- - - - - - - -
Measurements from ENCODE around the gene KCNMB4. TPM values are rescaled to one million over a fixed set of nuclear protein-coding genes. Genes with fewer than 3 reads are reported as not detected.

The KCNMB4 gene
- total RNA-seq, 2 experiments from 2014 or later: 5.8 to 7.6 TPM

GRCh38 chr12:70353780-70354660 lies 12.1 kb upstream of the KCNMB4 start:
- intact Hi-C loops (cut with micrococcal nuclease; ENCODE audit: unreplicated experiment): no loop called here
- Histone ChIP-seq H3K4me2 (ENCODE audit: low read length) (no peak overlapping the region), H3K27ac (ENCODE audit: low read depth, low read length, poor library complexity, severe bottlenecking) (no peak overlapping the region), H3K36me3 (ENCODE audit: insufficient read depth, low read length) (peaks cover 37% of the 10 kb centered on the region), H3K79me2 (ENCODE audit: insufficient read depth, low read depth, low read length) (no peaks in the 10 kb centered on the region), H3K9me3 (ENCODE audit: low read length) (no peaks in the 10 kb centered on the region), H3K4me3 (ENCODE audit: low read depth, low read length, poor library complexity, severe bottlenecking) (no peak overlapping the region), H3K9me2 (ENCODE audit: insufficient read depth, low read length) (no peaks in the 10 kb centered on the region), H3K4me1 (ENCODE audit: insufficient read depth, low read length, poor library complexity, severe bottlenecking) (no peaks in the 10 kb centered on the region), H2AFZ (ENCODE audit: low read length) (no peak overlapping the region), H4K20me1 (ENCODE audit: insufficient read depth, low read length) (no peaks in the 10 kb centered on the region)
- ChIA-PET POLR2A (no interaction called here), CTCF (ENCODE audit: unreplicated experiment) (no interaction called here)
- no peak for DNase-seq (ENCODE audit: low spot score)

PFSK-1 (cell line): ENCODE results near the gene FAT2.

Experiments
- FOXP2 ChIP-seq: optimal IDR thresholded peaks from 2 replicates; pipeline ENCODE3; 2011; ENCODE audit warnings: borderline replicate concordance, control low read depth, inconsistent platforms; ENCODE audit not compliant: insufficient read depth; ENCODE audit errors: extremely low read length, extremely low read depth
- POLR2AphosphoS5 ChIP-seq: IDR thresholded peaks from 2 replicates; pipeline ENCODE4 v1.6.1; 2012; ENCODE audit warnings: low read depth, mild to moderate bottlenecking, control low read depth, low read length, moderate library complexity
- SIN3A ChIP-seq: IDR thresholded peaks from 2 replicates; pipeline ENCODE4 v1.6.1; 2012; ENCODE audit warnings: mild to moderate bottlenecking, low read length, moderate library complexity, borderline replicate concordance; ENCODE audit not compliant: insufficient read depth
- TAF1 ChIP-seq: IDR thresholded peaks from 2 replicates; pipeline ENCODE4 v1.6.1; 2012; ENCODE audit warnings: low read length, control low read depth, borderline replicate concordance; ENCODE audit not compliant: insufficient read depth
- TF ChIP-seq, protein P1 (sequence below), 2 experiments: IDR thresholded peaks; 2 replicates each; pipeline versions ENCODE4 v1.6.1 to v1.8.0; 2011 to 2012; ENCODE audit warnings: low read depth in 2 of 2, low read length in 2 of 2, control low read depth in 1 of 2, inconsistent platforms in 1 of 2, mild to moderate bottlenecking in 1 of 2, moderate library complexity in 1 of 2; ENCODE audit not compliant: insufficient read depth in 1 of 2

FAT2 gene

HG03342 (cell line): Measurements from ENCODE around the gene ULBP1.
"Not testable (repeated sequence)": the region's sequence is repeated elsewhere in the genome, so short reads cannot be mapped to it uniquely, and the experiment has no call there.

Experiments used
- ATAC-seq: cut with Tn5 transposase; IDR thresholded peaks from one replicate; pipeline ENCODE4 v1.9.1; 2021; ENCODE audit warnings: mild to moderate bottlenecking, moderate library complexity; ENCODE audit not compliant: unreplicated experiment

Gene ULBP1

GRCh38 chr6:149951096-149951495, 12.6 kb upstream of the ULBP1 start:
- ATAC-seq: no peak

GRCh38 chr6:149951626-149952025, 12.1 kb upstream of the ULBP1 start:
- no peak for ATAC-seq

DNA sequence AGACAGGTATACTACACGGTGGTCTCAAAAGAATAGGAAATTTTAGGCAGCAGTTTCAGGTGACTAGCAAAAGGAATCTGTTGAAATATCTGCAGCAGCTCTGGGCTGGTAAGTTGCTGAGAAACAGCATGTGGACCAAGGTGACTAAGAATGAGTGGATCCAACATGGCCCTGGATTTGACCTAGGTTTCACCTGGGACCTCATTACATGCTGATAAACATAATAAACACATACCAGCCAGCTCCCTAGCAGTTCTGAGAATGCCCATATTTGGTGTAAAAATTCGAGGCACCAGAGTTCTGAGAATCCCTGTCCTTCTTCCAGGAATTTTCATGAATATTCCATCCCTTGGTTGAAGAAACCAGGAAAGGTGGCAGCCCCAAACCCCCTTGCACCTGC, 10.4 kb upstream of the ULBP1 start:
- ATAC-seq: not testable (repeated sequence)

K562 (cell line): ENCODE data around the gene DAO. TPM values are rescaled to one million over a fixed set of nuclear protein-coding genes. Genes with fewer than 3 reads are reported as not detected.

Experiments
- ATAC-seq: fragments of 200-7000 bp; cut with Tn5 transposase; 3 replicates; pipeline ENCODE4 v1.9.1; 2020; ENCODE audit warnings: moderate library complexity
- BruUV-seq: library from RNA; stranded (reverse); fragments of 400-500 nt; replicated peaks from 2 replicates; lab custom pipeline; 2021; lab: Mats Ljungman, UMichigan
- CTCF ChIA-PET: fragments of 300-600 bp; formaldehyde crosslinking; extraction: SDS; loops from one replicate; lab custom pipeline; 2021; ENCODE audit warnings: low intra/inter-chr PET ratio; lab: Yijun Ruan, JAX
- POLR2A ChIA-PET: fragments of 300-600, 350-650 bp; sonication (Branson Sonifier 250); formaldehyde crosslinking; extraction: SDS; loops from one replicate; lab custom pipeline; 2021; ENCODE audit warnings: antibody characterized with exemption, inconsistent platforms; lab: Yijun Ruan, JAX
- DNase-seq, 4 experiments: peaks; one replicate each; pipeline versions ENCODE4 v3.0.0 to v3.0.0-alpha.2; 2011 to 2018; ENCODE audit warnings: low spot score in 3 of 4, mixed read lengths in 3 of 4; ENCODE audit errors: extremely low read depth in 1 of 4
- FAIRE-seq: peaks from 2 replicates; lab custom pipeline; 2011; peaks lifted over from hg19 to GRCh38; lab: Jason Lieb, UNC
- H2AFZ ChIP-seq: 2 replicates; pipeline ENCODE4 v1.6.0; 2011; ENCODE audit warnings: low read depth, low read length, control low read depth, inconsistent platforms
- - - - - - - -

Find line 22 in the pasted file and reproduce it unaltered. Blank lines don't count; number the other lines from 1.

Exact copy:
GRCh38 chr6:149951096-149951495, 12.6 kb upstream of the ULBP1 start: